Coffee: Sometimes Spend Matters (and Sometimes It Does Not)

Like many other workaholics I know of, I've developed an addiction to coffee. Even though I've cut back to a cup or two in the morning -- OK, sometimes three -- there's no way I can start the day without my fix. But the funny thing about coffee is that the most expensive Venti Mocha Double Whip Latte and the cheapest cup of Folgers Crystals essentially accomplish the same thing -- getting a concentrated does of caffeine into the system. Sometimes, it turns out, people are willing to shell out a pretty penny for their daily dose. But in other cases, especially in a tough economic climate, they're not. That's why I found two contrasting stories in the paper from last week so fascinating. One cites my local coffee shop in Chicago as one of the purchasers of a new $11,000 single cup brewer called the "Clover" that lets a coffee shop whip up an especially fancy cup of brewed coffee and charge latte-like -- or higher -- prices for it.

According to The New York Times, the Clover was the brainchild of three Stanford graduates and "lets the user program every feature of the brewing process, including temperature, water dose and extraction time. (It even has an Ethernet connection that can feed a complete record of its configurations to a Web database.) Not only is each cup brewed to order, but the way each cup is brewed can be tailored to a particular bean -- light or dark roast, acidic or sweet, and so on." Hmmm ... sounds like a curious yet convenient way of doubling the price for essentially the same thing as filter coffee. Personally, I'm far more likely to take Starbucks up on their $1 offer if they go nationwide with it. According to the above-linked Wall Street Journal article, "Starbucks Corp., the company that popularized the $4 cup of coffee, is testing a $1 cup of brew and free refills for drip coffee. The Seattle coffee giant is experimenting with selling a so-called 'short' size drip coffee for $1 in the Seattle area ... Starbucks has said that pressures on consumer spending have slowed customer traffic at its stores. The company has raised its prices to offset higher ingredient costs, a move that analysts say has eaten into its sales."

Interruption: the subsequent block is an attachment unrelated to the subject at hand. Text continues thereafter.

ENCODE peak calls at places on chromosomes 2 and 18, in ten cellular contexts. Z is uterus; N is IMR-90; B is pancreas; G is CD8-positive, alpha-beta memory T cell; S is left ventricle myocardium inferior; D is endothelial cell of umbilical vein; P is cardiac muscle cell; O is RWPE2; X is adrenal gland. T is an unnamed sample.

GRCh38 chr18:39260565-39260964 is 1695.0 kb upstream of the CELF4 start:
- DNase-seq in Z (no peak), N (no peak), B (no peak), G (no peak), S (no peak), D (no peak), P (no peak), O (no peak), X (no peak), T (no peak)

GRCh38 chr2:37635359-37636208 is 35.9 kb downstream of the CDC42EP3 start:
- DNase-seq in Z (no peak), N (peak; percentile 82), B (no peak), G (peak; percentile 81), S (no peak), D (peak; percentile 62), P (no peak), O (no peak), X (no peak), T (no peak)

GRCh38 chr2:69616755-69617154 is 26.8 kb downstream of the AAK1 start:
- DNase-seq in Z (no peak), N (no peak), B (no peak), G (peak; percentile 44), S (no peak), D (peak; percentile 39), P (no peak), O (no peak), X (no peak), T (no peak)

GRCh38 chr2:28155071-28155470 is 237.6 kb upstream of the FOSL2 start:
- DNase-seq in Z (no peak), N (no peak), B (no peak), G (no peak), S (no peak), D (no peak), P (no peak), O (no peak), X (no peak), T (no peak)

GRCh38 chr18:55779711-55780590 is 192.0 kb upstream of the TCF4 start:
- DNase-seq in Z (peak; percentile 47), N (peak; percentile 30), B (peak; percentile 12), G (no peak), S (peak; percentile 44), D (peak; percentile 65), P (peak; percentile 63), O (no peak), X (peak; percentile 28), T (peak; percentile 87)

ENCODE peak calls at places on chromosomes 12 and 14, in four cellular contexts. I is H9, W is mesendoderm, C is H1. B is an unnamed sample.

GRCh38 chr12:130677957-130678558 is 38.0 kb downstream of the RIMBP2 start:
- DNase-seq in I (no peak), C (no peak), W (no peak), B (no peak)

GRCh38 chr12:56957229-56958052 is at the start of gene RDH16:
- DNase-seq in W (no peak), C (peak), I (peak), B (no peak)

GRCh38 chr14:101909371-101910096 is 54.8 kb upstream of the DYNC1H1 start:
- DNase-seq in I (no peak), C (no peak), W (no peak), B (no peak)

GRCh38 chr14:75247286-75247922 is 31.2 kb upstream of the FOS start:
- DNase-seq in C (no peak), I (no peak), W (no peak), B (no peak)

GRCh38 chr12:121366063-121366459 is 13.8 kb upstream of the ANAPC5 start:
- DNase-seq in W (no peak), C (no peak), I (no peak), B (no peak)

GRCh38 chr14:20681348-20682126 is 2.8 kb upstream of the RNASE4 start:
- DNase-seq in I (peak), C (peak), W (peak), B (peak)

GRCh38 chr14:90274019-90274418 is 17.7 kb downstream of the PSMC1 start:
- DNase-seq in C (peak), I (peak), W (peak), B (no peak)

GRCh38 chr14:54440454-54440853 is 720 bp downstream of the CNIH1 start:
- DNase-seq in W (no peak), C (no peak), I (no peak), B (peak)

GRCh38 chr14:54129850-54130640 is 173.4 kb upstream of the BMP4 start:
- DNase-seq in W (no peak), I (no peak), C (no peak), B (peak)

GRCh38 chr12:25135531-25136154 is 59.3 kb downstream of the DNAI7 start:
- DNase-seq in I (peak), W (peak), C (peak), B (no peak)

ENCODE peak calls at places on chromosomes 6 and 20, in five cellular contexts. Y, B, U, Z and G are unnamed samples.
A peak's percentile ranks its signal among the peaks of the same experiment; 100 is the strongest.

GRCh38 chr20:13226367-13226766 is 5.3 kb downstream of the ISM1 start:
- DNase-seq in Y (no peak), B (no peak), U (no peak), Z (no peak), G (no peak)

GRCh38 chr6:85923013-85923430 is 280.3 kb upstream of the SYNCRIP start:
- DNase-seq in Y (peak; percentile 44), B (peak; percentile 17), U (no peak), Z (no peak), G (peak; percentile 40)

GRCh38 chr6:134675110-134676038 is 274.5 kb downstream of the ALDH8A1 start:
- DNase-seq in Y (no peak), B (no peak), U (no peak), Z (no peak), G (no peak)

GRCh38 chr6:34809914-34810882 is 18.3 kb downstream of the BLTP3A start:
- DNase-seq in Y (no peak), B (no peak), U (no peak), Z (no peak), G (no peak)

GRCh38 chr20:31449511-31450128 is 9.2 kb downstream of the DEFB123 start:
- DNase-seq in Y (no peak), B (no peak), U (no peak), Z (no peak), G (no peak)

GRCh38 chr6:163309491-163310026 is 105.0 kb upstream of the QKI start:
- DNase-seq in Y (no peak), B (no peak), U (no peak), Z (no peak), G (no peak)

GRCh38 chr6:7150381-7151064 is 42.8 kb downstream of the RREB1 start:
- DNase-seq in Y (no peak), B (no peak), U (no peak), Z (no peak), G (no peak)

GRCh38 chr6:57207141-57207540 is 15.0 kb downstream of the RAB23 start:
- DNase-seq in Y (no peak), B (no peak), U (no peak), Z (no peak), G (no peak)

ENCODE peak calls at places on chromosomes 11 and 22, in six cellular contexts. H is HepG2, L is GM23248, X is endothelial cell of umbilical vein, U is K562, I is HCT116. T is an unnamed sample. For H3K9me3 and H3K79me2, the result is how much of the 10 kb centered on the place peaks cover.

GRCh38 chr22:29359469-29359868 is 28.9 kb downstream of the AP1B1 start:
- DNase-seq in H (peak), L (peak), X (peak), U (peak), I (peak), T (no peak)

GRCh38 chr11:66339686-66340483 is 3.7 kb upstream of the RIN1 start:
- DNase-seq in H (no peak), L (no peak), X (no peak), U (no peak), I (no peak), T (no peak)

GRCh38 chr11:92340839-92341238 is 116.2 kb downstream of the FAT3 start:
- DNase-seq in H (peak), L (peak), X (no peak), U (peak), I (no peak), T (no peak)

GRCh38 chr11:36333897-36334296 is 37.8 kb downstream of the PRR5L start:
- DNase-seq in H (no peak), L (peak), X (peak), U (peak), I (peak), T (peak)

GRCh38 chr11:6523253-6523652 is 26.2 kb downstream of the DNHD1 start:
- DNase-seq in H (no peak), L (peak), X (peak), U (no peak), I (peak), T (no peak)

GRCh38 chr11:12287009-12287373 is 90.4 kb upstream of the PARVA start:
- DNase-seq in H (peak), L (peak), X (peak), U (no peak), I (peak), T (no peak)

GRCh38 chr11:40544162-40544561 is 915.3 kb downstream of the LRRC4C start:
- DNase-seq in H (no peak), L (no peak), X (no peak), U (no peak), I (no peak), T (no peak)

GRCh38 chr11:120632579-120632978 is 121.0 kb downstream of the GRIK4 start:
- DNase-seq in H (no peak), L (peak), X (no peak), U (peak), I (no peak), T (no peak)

Clearly, comparing the perfect Kona or Jamaican Blue Mountain Clover-brewed cup to the beans that Starbucks is testing out for $1 is not fair. But from a personal Spend Management perspective, it is certainly saying quite a bit when a market leader like Starbucks in a given niche comes to market with a new product that runs completely counter to its traditional premium-pricing strategy when at the same time, higher-end cafes are shelling out thousands of dollars for an entirely new type of machine that they hope discriminating customers will pay a huge premium for. Methinks that over the longer-term, Starbucks only choice for growth will be to serve the lower end of the premium coffee market -- and to keep buying cheaper and cheaper beans to improve its margins. BTW, as a final aside, here's a personal Spend Management tip for all you traveling coffee snobs. To wit, if you're away from your own machine or local coffee shop, think beyond the Big "S". There are, in fact, other options. And one that I favor is Dunkin' Donuts regular brewed coffee which I believe is made from a higher quality bean than Starbucks run of the mill drip variety. Seriously, give it a try.

- Jason Busch

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